Python for Natural Language Processing (NLP)

Python for NLP is a self-study course designed to help students of computer science, who have already studied different computers language, which in the case of students at the University of Aizu are C and Java. Python for natural language processing aimed at helping lab members use Python and the Natural Language Tool Kit to create natural language pipelines. The course is divided into three blocks: (1) Introduction to Python, (2) Inroduction to NLTK, and (3) applying the knowledge to create Intelligent Computer-assisted language learning (iCALL) apps.

EL236 Visualizing time and tense

Visualizing time and tense focuses on how the key scientific concepts of time and tense are used in natural language. Time can be measured objectively, but the twelve grammatical tenses are more subjective. The course helps participants visualize tense using natural language pipelines. The goal of the 2020 course is to create a framework that populates templated timelines with information extracted from submitted texts. The timelines will be categorized by grammatical tense and grammatical meaning in context.

Writing courses

Error-free research writing

The Error-free research writing course introduces participants to the five-filter approach to proofreading. This involves systematically checking drafts for five types of errors: accuracy, brevity, clarity, objectivity and formality.

Reader-friendly writing

The Reader-friendly writing course courses the core concepts of writing clearly, concisely, courteously, correctly and completely.

EN08 Thesis writing and presentations (Legacy)

The Thesis writing and presentations legacy course was designed with the remit to allow class tutors the flexibility to address the specific needs of their students. This course

Thesis writing

The Thesis writing course is the revised version of the legacy course. This course incorporates more online tools than the legacy course.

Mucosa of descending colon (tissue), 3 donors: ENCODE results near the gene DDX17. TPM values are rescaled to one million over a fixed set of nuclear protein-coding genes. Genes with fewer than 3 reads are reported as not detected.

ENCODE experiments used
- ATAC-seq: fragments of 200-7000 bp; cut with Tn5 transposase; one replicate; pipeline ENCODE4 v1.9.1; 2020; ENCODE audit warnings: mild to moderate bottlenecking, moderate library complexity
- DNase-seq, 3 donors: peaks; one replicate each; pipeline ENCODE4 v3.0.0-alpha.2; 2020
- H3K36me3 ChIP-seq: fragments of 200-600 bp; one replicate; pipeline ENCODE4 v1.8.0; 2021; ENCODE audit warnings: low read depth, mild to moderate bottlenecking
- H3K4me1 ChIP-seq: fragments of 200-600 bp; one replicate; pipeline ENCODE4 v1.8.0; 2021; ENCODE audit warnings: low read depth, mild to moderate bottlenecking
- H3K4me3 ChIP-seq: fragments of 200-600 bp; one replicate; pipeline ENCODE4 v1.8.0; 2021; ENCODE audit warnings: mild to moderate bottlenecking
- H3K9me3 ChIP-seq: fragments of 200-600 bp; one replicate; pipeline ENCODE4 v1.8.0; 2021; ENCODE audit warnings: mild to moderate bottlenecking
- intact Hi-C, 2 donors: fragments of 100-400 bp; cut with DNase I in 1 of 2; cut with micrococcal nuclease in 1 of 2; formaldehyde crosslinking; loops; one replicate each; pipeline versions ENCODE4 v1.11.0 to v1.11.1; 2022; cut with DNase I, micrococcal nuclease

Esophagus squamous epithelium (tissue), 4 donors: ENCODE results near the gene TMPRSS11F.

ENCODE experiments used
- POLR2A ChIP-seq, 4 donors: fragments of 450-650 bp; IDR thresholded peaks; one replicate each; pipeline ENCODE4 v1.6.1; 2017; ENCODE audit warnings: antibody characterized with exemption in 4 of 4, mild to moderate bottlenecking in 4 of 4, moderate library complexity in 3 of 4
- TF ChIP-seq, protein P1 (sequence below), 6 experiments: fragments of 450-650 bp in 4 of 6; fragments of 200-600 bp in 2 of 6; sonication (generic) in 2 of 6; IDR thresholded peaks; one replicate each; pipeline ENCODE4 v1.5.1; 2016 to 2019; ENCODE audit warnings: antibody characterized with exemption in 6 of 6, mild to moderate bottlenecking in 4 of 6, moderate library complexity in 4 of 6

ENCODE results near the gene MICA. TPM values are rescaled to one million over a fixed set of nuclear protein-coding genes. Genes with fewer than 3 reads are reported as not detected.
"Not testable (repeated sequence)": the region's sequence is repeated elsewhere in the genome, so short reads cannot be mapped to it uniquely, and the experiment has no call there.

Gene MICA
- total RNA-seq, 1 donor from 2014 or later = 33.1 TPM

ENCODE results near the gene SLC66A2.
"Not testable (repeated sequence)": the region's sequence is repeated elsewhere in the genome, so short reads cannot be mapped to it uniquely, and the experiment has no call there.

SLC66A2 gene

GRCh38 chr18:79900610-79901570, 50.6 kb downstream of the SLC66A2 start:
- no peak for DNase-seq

Writing scientific research abstracts

The Writing scientific research abstracts course is short self-contained courses designed to help students understand how to write research abstracts with a focus on scientific abstracts.

Other courses

Awareness and defense course

The Awareness and defense course will be uploaded incrementally. The first unit focusses on raising awareness, which is the most important concept covered in this course. This course was developed on request to arm students with the attitude, skills and plan to help them enjoy their time abroad and return to Japan safely.

Blitz speaking

The Blitz speaking course is designed to help learners of English develop fluency by focusing on asking and answering questions.

Interview practice course

The Interview practice course will be uploaded incrementally. The first unit focusses on general interview practice and is live now. Future units will cover specific aspects of interviews both for job seeking purposes and proving language proficiency examinations such as IELTS and TOEFL.

Profesional development course

The Professional development course will be uploaded incrementally over AY2020. The first unit focusses on developing grit and is live now. Future units will cover concepts, such as problem resolution, goal setting, and key performance indicators.

EL234 Research poster presentations

The Research poster presentations course was designed to help fourth-year computer science majors at the University of Aizu create a poster to showcase their graduation thesis process. This course is no longer offered as an elective, but when I have time, I am to release it as an open-access course.